Those in highest quintile of total cholesterol, triglycerides had increased risk for AD and Alzheimer-related dementias
By Elana Gotkine HealthDay Reporter
THURSDAY, July 6, 2023 (HealthDay News) — Variability in total cholesterol and triglycerides is associated with an increased risk for incident Alzheimer disease and Alzheimer disease-related dementias (AD/ADRD), according to a study published online July 5 in Neurology.
Ethan D. Moser, from the Mayo Clinic in Rochester, Minnesota, and colleagues examined the variation of multiple lipid types and their association with the development of AD/ADRD in a large geographically defined population-based cohort of residents living in Olmsted County, Minnesota, aged 60 years on the index date (Jan. 1, 2006). Participants with three or more lipid measurements in the five years prior to the index date were included; lipid variation was measured using variability independent of the mean.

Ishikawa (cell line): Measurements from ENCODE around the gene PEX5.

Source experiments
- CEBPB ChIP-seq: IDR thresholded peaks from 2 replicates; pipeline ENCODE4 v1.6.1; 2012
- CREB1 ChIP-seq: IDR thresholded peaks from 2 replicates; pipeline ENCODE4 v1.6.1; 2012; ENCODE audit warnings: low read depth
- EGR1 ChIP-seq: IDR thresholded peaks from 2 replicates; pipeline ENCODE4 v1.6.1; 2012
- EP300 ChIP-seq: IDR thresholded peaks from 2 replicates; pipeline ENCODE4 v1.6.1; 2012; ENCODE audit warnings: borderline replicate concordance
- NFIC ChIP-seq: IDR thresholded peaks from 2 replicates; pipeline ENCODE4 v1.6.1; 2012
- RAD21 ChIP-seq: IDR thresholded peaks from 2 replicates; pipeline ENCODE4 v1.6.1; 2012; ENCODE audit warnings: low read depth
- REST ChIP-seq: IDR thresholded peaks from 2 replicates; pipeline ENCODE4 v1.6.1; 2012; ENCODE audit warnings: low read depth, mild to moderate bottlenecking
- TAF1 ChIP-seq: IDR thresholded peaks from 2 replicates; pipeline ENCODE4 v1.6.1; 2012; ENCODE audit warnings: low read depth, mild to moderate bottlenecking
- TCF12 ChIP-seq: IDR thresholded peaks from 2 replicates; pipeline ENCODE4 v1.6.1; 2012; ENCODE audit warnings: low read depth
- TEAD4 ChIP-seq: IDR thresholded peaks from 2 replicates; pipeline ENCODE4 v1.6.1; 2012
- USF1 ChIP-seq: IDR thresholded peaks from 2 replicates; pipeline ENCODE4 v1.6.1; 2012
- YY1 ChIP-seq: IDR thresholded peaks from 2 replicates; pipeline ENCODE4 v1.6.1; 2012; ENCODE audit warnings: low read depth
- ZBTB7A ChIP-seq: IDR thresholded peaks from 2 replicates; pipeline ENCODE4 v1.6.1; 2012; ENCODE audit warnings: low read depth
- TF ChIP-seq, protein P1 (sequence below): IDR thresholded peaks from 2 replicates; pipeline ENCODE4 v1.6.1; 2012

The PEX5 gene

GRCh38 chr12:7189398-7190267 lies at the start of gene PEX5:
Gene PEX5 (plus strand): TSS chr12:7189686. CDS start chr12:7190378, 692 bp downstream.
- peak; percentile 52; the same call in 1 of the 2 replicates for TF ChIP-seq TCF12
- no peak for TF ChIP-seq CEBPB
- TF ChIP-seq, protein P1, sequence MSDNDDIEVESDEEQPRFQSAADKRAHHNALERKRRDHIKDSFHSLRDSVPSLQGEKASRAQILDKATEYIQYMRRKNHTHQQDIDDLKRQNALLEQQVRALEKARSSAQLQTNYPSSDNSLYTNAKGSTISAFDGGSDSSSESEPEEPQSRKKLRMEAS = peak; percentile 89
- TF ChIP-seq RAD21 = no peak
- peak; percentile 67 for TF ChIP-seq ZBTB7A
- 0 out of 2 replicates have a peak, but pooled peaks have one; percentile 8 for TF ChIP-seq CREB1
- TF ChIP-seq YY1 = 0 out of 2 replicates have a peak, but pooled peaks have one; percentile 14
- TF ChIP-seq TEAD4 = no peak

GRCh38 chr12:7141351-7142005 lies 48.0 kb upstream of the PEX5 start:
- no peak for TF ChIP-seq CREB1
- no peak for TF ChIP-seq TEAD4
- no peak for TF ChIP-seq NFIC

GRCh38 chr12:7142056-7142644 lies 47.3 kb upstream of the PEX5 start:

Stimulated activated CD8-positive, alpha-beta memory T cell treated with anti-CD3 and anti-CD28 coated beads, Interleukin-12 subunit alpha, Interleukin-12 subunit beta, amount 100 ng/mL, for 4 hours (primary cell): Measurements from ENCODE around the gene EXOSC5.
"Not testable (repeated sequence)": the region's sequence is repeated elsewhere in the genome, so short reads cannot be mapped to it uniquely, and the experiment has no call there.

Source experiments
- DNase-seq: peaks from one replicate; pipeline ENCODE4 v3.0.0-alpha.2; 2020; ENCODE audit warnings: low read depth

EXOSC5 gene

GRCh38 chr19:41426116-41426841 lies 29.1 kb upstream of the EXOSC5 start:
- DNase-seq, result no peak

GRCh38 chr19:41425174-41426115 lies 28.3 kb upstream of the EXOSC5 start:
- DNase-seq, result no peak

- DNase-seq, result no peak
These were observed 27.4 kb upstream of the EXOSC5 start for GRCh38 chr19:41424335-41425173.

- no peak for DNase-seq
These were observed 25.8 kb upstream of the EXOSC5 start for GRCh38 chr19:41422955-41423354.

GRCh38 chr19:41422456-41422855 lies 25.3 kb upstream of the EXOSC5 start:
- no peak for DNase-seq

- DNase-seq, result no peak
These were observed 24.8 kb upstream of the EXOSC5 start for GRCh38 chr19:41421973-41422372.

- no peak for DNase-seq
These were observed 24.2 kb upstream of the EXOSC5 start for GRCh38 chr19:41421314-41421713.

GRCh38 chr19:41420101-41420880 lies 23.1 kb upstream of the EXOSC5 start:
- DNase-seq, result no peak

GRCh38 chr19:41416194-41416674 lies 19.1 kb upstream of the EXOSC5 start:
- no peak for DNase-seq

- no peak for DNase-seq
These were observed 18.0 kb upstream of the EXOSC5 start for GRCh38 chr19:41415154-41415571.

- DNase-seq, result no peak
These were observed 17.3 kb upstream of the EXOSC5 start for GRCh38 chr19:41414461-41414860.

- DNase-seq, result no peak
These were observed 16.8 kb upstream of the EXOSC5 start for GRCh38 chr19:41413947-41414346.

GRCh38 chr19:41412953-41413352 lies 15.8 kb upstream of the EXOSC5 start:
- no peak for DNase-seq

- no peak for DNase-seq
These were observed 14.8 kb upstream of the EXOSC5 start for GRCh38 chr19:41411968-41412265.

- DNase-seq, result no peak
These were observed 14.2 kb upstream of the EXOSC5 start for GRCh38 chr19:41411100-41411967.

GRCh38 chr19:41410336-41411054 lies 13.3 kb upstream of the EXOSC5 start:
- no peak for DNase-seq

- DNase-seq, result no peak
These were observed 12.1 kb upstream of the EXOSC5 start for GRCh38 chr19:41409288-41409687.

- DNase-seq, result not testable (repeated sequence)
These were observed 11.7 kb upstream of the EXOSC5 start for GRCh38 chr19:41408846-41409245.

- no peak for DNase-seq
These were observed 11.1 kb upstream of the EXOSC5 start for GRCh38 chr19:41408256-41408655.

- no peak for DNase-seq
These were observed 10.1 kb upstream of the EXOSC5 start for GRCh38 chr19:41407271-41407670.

The final analysis included 11,571 participants who were followed for a median of 12.9 years. The researchers identified 2,473 incident AD/ADRD cases during follow-up. Participants in the highest quintile of total cholesterol variability had a 19 percent increased risk for AD/ADRD, and those in the highest quintile of triglycerides variability had a 23 percent increased risk after adjustment for multiple confounding variables, including sex, race, baseline lipid measurements, education, body mass index, and lipid-lowering treatment.
“It remains unclear why and how fluctuating levels of cholesterol and triglycerides are related to the risk of Alzheimer’s disease,” a coauthor said in a statement. “Further studies looking at the changes over time for this relationship are needed in order to confirm our results and potentially consider preventative strategies.”
One author disclosed ties to the pharmaceutical industry.
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